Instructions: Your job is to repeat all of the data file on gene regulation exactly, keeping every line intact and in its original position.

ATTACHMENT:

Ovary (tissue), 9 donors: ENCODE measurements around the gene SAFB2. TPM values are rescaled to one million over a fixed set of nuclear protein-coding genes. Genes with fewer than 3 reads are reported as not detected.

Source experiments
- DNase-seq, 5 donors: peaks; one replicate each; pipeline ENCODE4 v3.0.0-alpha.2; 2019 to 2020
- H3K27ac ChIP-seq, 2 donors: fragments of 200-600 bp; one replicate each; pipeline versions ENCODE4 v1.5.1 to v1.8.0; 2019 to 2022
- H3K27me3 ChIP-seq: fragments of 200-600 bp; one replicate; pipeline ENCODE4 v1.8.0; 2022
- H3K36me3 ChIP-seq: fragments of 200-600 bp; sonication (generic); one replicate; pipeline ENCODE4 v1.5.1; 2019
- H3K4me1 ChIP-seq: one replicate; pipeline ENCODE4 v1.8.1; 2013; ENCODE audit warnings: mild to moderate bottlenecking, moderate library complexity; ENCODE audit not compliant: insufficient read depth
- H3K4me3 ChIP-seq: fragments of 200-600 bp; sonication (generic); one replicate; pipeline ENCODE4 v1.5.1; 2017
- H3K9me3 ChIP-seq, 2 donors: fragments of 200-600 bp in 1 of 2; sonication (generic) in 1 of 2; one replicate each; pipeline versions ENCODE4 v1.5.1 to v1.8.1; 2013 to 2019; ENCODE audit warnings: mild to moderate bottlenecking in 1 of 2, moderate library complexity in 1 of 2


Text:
Ovary (tissue), 9 donors: ENCODE measurements around the gene SAFB2. TPM values are rescaled to one million over a fixed set of nuclear protein-coding genes. Genes with fewer than 3 reads are reported as not detected.

Source experiments
- DNase-seq, 5 donors: peaks; one replicate each; pipeline ENCODE4 v3.0.0-alpha.2; 2019 to 2020
- H3K27ac ChIP-seq, 2 donors: fragments of 200-600 bp; one replicate each; pipeline versions ENCODE4 v1.5.1 to v1.8.0; 2019 to 2022
- H3K27me3 ChIP-seq: fragments of 200-600 bp; one replicate; pipeline ENCODE4 v1.8.0; 2022
- H3K36me3 ChIP-seq: fragments of 200-600 bp; sonication (generic); one replicate; pipeline ENCODE4 v1.5.1; 2019
- H3K4me1 ChIP-seq: one replicate; pipeline ENCODE4 v1.8.1; 2013; ENCODE audit warnings: mild to moderate bottlenecking, moderate library complexity; ENCODE audit not compliant: insufficient read depth
- H3K4me3 ChIP-seq: fragments of 200-600 bp; sonication (generic); one replicate; pipeline ENCODE4 v1.5.1; 2017
- H3K9me3 ChIP-seq, 2 donors: fragments of 200-600 bp in 1 of 2; sonication (generic) in 1 of 2; one replicate each; pipeline versions ENCODE4 v1.5.1 to v1.8.1; 2013 to 2019; ENCODE audit warnings: mild to moderate bottlenecking in 1 of 2, moderate library complexity in 1 of 2